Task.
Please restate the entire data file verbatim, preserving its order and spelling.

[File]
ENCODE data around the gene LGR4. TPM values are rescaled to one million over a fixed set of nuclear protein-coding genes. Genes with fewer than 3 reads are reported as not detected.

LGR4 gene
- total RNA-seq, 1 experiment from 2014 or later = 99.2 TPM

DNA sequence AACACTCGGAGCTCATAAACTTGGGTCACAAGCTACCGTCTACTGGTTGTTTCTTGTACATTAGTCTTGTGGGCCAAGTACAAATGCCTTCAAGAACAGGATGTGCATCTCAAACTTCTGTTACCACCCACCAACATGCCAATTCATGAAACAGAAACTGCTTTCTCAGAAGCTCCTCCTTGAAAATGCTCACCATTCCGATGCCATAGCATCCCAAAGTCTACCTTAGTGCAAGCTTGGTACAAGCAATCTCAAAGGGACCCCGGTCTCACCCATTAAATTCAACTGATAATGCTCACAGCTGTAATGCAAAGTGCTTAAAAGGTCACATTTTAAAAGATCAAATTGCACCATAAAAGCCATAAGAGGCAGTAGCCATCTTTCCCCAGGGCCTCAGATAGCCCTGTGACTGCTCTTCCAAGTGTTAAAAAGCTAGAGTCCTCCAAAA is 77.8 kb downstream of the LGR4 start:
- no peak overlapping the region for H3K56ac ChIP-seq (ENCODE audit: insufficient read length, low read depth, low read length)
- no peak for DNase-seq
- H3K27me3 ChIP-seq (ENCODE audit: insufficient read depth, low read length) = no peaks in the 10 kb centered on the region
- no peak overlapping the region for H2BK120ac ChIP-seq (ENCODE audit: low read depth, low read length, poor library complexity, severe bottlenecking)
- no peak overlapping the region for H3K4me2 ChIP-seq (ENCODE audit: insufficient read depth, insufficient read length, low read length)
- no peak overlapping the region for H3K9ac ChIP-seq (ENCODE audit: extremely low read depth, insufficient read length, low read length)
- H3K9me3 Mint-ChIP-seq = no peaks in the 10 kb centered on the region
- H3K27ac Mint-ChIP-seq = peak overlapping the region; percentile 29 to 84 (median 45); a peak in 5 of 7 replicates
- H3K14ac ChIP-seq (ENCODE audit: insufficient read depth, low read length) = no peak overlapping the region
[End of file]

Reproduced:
ENCODE data around the gene LGR4. TPM values are rescaled to one million over a fixed set of nuclear protein-coding genes. Genes with fewer than 3 reads are reported as not detected.

LGR4 gene
- total RNA-seq, 1 experiment from 2014 or later = 99.2 TPM

DNA sequence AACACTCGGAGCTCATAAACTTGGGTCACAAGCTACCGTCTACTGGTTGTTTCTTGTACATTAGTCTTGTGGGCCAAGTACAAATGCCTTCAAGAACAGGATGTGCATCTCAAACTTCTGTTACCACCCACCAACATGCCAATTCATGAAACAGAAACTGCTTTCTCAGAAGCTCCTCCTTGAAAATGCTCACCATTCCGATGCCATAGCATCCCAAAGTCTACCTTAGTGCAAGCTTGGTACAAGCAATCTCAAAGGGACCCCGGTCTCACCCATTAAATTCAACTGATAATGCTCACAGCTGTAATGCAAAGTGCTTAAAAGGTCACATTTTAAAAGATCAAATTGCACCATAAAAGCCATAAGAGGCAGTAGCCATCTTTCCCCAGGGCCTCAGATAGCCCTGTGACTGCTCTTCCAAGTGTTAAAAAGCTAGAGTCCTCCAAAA is 77.8 kb downstream of the LGR4 start:
- no peak overlapping the region for H3K56ac ChIP-seq (ENCODE audit: insufficient read length, low read depth, low read length)
- no peak for DNase-seq
- H3K27me3 ChIP-seq (ENCODE audit: insufficient read depth, low read length) = no peaks in the 10 kb centered on the region
- no peak overlapping the region for H2BK120ac ChIP-seq (ENCODE audit: low read depth, low read length, poor library complexity, severe bottlenecking)
- no peak overlapping the region for H3K4me2 ChIP-seq (ENCODE audit: insufficient read depth, insufficient read length, low read length)
- no peak overlapping the region for H3K9ac ChIP-seq (ENCODE audit: extremely low read depth, insufficient read length, low read length)
- H3K9me3 Mint-ChIP-seq = no peaks in the 10 kb centered on the region
- H3K27ac Mint-ChIP-seq = peak overlapping the region; percentile 29 to 84 (median 45); a peak in 5 of 7 replicates
- H3K14ac ChIP-seq (ENCODE audit: insufficient read depth, low read length) = no peak overlapping the region